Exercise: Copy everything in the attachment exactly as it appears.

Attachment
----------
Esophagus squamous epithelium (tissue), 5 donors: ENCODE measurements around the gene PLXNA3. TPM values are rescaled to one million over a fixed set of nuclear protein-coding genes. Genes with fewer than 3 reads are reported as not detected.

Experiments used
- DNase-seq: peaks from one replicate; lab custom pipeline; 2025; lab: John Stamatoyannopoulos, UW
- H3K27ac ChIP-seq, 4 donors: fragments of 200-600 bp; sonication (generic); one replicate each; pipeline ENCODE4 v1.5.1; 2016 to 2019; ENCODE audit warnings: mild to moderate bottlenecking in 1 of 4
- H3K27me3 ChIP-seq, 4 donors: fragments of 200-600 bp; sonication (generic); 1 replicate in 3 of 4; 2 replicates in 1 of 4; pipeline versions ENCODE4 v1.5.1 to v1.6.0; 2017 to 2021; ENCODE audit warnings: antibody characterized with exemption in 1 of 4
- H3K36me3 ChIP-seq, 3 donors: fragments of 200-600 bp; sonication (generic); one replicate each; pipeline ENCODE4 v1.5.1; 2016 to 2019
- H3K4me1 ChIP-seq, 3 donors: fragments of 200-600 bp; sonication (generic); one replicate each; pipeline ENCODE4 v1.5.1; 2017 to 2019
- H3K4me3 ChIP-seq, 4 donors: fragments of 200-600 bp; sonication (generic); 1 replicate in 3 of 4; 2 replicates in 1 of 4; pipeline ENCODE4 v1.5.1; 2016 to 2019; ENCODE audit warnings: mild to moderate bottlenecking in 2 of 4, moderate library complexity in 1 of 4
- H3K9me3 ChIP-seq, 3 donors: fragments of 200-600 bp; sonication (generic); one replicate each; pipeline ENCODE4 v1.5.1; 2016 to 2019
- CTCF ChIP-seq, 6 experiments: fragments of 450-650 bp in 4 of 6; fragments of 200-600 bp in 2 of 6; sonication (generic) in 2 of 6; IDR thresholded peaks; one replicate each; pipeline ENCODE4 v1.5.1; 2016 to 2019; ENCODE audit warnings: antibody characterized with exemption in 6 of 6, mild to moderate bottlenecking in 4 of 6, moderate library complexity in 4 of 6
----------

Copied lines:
Esophagus squamous epithelium (tissue), 5 donors: ENCODE measurements around the gene PLXNA3. TPM values are rescaled to one million over a fixed set of nuclear protein-coding genes. Genes with fewer than 3 reads are reported as not detected.

Experiments used
- DNase-seq: peaks from one replicate; lab custom pipeline; 2025; lab: John Stamatoyannopoulos, UW
- H3K27ac ChIP-seq, 4 donors: fragments of 200-600 bp; sonication (generic); one replicate each; pipeline ENCODE4 v1.5.1; 2016 to 2019; ENCODE audit warnings: mild to moderate bottlenecking in 1 of 4
- H3K27me3 ChIP-seq, 4 donors: fragments of 200-600 bp; sonication (generic); 1 replicate in 3 of 4; 2 replicates in 1 of 4; pipeline versions ENCODE4 v1.5.1 to v1.6.0; 2017 to 2021; ENCODE audit warnings: antibody characterized with exemption in 1 of 4
- H3K36me3 ChIP-seq, 3 donors: fragments of 200-600 bp; sonication (generic); one replicate each; pipeline ENCODE4 v1.5.1; 2016 to 2019
- H3K4me1 ChIP-seq, 3 donors: fragments of 200-600 bp; sonication (generic); one replicate each; pipeline ENCODE4 v1.5.1; 2017 to 2019
- H3K4me3 ChIP-seq, 4 donors: fragments of 200-600 bp; sonication (generic); 1 replicate in 3 of 4; 2 replicates in 1 of 4; pipeline ENCODE4 v1.5.1; 2016 to 2019; ENCODE audit warnings: mild to moderate bottlenecking in 2 of 4, moderate library complexity in 1 of 4
- H3K9me3 ChIP-seq, 3 donors: fragments of 200-600 bp; sonication (generic); one replicate each; pipeline ENCODE4 v1.5.1; 2016 to 2019
- CTCF ChIP-seq, 6 experiments: fragments of 450-650 bp in 4 of 6; fragments of 200-600 bp in 2 of 6; sonication (generic) in 2 of 6; IDR thresholded peaks; one replicate each; pipeline ENCODE4 v1.5.1; 2016 to 2019; ENCODE audit warnings: antibody characterized with exemption in 6 of 6, mild to moderate bottlenecking in 4 of 6, moderate library complexity in 4 of 6